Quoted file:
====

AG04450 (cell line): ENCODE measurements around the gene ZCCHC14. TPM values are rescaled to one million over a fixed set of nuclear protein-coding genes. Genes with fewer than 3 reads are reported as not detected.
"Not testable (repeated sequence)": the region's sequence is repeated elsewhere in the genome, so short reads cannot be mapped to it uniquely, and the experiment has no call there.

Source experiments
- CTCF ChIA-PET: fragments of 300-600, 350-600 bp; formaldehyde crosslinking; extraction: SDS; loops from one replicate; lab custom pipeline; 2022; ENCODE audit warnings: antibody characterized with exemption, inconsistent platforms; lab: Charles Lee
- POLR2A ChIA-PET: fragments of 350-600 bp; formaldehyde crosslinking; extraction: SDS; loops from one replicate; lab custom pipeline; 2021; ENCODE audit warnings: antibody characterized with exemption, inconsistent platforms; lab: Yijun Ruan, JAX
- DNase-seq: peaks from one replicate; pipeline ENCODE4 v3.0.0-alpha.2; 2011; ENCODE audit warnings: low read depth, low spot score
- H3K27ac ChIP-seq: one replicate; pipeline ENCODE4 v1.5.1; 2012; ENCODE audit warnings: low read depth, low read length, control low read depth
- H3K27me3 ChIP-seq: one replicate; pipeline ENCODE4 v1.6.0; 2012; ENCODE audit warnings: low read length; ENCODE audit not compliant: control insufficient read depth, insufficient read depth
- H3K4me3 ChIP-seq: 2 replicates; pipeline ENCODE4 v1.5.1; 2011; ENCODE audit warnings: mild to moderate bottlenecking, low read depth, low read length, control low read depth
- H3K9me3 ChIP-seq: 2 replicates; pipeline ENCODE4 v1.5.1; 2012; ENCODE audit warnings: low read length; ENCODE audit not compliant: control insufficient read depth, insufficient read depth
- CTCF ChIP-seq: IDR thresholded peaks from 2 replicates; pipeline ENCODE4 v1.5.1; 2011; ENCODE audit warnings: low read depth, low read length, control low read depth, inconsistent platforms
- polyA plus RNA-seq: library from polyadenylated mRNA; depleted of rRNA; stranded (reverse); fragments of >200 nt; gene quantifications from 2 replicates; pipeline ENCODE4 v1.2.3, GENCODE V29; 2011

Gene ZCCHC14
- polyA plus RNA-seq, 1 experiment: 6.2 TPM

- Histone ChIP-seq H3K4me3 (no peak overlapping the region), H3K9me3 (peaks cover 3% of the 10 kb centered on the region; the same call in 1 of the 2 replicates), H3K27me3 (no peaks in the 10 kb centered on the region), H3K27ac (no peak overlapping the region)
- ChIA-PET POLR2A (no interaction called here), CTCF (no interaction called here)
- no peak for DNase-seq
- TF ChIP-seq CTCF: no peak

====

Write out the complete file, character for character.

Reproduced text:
AG04450 (cell line): ENCODE measurements around the gene ZCCHC14. TPM values are rescaled to one million over a fixed set of nuclear protein-coding genes. Genes with fewer than 3 reads are reported as not detected.
"Not testable (repeated sequence)": the region's sequence is repeated elsewhere in the genome, so short reads cannot be mapped to it uniquely, and the experiment has no call there.

Source experiments
- CTCF ChIA-PET: fragments of 300-600, 350-600 bp; formaldehyde crosslinking; extraction: SDS; loops from one replicate; lab custom pipeline; 2022; ENCODE audit warnings: antibody characterized with exemption, inconsistent platforms; lab: Charles Lee
- POLR2A ChIA-PET: fragments of 350-600 bp; formaldehyde crosslinking; extraction: SDS; loops from one replicate; lab custom pipeline; 2021; ENCODE audit warnings: antibody characterized with exemption, inconsistent platforms; lab: Yijun Ruan, JAX
- DNase-seq: peaks from one replicate; pipeline ENCODE4 v3.0.0-alpha.2; 2011; ENCODE audit warnings: low read depth, low spot score
- H3K27ac ChIP-seq: one replicate; pipeline ENCODE4 v1.5.1; 2012; ENCODE audit warnings: low read depth, low read length, control low read depth
- H3K27me3 ChIP-seq: one replicate; pipeline ENCODE4 v1.6.0; 2012; ENCODE audit warnings: low read length; ENCODE audit not compliant: control insufficient read depth, insufficient read depth
- H3K4me3 ChIP-seq: 2 replicates; pipeline ENCODE4 v1.5.1; 2011; ENCODE audit warnings: mild to moderate bottlenecking, low read depth, low read length, control low read depth
- H3K9me3 ChIP-seq: 2 replicates; pipeline ENCODE4 v1.5.1; 2012; ENCODE audit warnings: low read length; ENCODE audit not compliant: control insufficient read depth, insufficient read depth
- CTCF ChIP-seq: IDR thresholded peaks from 2 replicates; pipeline ENCODE4 v1.5.1; 2011; ENCODE audit warnings: low read depth, low read length, control low read depth, inconsistent platforms
- polyA plus RNA-seq: library from polyadenylated mRNA; depleted of rRNA; stranded (reverse); fragments of >200 nt; gene quantifications from 2 replicates; pipeline ENCODE4 v1.2.3, GENCODE V29; 2011

Gene ZCCHC14
- polyA plus RNA-seq, 1 experiment: 6.2 TPM

- Histone ChIP-seq H3K4me3 (no peak overlapping the region), H3K9me3 (peaks cover 3% of the 10 kb centered on the region; the same call in 1 of the 2 replicates), H3K27me3 (no peaks in the 10 kb centered on the region), H3K27ac (no peak overlapping the region)
- ChIA-PET POLR2A (no interaction called here), CTCF (no interaction called here)
- no peak for DNase-seq
- TF ChIP-seq CTCF: no peak